Receive new posts as email.
This site operates as an independent editorial operation. Advertising, sponsorships, and other non-editorial materials represent the opinions and messages of their respective origins, and not of the site operator or JiWire, Inc.
Entire site and all contents except otherwise noted © Copyright 2001-2006 by Glenn Fleishman. Some images ©2006 Jupiterimages Corporation. All rights reserved. Please contact us for reprint rights. Linking is, of course, free and encouraged.
The folks at Consumer Affairs received a nastygram from Verizon Wireless, and serve them, sucka: Verizon cancels Consumer Affairs EVDO account! This is just too good. I and many others have written over the last year about how Verizon Wireless’s Unlmited BroadbandAccess is not equal to unlimited broadband access. Rather, they define legitimate use of their service as email, Web browsing, and intranet applications. Everything else is expressly forbidden in their contract. I call this metered service. They’ve also had a variety of documents leaked and letters posted by recipients that show that 10 gigabytes (GB) of usage per month is considered highly excessive no matter what you’re doing.
Consumer Affairs was told in a “terse” letter something we’ve read elsewhere before: “We … found that your usage over the past 30 days exceeded 10 Gigabytes. … This level of usage is so extraordinarily high that it could only have been attained by activities, such as streaming and/or downloading movies and video, prohibited by the terms and conditions.”
As TechDirt points out, Verizon Wireless spokesperson Jeffrey Nelson delivers the money shot: “It’s very clear in all the legal materials we put out…It’s unlimited amounts of data for certain types of data,” he said.
Woo! Consumer Affairs, you have now been served! Woo!
And they bust some moves. They maintained an access log using Verizon’s own software that showed 2 GB of usage over the last year. And they do the math. 10 GB over 30 days being 40 times average use means that an average user downloads 8.3 MB per day, “less than 12 seconds of constant downloading at the service’s average speed.” They did get that wrong. It’s actually two minutes. (If you average 400 to 700 Kbps you get 550 Kbps—kilobits per second. 8.3 MB times eight bits per byte divided by 550 Kbps gets you 120 seconds.)
Further, a second Consumer Affairs EVDO card has seen quite high use during business travel, and that account was not canceled.
Verizon Wireless gets the last shot. “Nelson said the service, which Verizon introduced in Fall 2003, can be hindered if one person downloads too much….’The wireless spectrum is a limited and finite service,’ he said.”
Fascinating. I don’t recall seeing that phrase in the ads that tell us why EVDO is better than Wi-Fi. (Some Wi-Fi hotspot operators impose monthly limits, too, and when they do, they’re often in the 10 GB range!)
I’m not alone in laughing at this situation. Not because I take delight in tweaking Verizon Wireless. They’ve built a good and reliable service that whenever I’ve tested it has worked extremely well. And they get rave reviews for the ubiquity, the consistent speed, and the cost relative to utility.
No, the reason I and others point fingers and say, “HAW haw” is that Verizon Wireless oversells this service in its marketing, as TechDIrt also notes. Of course, spectrum is finite. Of course, they have to limit usage. Of course, some users could spoil it for everyone. But that only comes out in the pinch.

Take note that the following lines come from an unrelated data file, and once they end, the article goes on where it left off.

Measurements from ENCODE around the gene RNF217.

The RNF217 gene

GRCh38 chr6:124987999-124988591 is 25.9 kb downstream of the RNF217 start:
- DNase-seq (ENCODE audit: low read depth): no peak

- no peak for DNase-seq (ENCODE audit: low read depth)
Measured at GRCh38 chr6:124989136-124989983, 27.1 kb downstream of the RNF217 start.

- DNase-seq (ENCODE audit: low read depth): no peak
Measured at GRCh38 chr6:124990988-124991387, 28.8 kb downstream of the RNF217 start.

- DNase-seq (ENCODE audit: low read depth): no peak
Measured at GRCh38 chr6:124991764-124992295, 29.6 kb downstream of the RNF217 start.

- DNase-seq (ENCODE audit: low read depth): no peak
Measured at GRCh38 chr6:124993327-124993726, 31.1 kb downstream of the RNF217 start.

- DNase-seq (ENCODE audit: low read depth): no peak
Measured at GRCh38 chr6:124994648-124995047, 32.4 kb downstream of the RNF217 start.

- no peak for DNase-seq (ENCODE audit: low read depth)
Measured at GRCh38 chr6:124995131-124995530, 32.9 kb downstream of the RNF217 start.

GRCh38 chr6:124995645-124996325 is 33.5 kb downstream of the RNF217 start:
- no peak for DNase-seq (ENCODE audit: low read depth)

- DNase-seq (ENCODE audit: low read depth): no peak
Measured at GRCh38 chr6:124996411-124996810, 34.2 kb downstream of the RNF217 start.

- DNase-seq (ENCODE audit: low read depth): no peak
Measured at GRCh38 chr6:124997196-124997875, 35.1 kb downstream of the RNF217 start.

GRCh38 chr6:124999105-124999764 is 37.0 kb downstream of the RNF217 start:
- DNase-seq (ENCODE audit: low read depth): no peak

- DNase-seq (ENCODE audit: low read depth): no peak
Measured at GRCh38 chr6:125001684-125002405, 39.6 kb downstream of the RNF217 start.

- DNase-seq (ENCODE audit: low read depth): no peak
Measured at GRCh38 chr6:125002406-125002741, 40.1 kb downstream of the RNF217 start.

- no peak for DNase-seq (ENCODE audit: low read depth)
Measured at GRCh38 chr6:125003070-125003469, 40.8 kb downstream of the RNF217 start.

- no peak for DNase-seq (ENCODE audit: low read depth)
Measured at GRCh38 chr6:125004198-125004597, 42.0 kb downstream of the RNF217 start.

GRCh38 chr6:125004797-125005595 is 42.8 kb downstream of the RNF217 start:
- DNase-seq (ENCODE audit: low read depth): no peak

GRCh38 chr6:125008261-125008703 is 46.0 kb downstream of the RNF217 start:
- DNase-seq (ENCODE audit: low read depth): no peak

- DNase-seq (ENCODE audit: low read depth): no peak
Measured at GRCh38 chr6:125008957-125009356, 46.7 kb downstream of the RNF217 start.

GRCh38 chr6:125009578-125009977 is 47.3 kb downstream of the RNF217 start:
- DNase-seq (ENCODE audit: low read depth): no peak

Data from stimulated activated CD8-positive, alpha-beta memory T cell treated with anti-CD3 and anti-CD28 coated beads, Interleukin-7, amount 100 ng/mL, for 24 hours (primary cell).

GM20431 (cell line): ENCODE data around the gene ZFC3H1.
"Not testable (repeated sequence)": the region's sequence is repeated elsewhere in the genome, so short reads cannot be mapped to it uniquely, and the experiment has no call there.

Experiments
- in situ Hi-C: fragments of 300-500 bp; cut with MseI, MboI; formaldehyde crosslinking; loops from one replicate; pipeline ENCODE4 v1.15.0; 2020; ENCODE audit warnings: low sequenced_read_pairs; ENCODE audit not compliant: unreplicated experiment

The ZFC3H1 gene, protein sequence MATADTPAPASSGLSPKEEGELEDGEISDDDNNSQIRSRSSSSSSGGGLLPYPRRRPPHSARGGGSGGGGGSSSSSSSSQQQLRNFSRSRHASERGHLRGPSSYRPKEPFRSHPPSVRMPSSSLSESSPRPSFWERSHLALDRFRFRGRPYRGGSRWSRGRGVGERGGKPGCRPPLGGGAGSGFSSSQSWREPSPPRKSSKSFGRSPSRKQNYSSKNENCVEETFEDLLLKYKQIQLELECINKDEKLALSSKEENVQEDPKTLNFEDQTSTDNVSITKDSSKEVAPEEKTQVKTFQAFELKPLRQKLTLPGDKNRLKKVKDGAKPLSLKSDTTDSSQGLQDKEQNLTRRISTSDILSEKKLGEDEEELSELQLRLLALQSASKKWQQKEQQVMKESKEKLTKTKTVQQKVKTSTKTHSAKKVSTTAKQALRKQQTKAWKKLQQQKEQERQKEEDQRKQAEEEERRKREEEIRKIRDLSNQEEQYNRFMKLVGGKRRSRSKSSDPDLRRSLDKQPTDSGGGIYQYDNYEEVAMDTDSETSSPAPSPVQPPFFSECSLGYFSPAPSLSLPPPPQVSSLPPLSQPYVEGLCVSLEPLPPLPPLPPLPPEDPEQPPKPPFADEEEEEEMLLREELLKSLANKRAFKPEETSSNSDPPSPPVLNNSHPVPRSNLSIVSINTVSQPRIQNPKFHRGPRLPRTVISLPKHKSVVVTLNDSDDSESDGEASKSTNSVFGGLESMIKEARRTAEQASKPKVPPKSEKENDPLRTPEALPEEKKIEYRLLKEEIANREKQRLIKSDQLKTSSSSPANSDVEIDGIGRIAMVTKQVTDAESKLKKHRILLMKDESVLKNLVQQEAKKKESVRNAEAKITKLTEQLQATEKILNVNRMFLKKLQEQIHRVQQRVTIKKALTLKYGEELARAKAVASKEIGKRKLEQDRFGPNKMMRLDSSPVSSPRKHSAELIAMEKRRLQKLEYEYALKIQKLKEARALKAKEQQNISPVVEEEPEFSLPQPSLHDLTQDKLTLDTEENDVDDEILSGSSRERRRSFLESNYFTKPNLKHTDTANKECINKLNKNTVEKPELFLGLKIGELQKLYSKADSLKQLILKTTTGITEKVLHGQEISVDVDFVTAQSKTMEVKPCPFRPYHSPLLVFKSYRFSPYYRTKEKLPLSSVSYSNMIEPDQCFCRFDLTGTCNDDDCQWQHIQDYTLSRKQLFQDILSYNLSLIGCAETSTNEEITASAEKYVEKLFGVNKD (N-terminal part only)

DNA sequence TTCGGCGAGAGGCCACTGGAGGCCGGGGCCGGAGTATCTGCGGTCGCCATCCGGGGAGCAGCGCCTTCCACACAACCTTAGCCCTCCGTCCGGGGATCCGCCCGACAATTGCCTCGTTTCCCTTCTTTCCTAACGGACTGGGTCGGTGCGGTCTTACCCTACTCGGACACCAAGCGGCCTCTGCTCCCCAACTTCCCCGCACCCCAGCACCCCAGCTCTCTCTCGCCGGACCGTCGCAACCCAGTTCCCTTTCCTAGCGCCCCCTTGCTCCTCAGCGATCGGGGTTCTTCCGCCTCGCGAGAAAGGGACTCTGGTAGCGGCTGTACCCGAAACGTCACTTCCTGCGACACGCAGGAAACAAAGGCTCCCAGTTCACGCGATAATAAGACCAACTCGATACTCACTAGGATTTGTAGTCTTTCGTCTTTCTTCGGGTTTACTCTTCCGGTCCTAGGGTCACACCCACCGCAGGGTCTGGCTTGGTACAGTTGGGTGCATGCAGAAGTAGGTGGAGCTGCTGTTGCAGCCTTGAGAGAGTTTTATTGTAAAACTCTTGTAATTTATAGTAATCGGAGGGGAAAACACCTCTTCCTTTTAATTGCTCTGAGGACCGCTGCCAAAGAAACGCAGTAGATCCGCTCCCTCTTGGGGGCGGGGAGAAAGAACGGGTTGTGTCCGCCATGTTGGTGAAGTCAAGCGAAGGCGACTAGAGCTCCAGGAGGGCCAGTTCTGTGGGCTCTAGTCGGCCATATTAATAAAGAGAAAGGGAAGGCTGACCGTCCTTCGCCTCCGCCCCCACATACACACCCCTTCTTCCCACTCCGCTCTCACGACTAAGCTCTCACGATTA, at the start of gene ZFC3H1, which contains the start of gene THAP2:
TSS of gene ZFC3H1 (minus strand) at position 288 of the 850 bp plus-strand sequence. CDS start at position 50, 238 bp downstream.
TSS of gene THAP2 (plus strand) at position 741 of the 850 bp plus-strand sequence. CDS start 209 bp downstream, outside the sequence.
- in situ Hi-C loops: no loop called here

The inroads that Clearwire might make in part of this market may have to do with not supporting legacy applications, and being able to use the aspect of OFDMA in mobile WiMax that allows per-user provisioning on dynamic basis (offering dedicated capacity over short periods of time). I know that Clearwire has limited coverage area and limited bandwidth; I know that Sprint Nextel has a whole lot more. There’s nothing specifically superior in mobile WiMax than EVDO or UMTS/HSDPA. Rather, it’s unencumbered, and will be built with robust backhaul and robust expectations.
Everyone knew the day would come: Verizon is testing Nortel ‘s EVDO Rev. A equipment, which would be a relatively simple upgrade from the Rev. 0 gear that they and Sprint Nextel use today. Rev. A dramatically boosts total and expected individual user uplink rates from what is often 50 to 150 Kbps today to a raw rate of 1.8 Mbps that’s expected to offer 150 to 250 Kbps on a typical basis to each user. Downlink speeds jump, too, from about 2 Mbps to 3.1 Mbps peak rate, which should translate to 500 to 800 Kbps for an individual user routinely.
Sprint had said they would start the move to Rev. A next year. Nortel stated that Verizon would begin the upgrade in third quarter of 2006! Yes, uplink speeds matter, and this is another clear sign of the consumer-as-producer economy, in which people creating—taking digital photographs, for one—need more upstream bandwidth.
Not to be too graphic, but there’s a saying about eating one’s own dog food in the computer biz: Perhaps the saying is in all businesses, even the dog-food industry, but it means that in order to understand one’s customer, a firm must require its own employees, including executives, uses the firm’s products. Microsoft runs on Windows and Office, occasionally to the chagrin of employees who are required to beta test and get work done.
Cingular has just installed its UMTS/HSDPA network in San Antonio, the headquarters of SBC-cum-AT&T, which owns 60 percent of the cell operator and would like to acquire the remaining 40 percent as part of a BellSouth acquisition.
RCR News reports that Cingular will invest $346m in its 3G network in 2006, about $156m of which will cover San Antonio and the southern part of the state. Cingular plans to expand HSDPA to the top 100 US markets in 2006, to provide effective competition with Verizon and Sprint.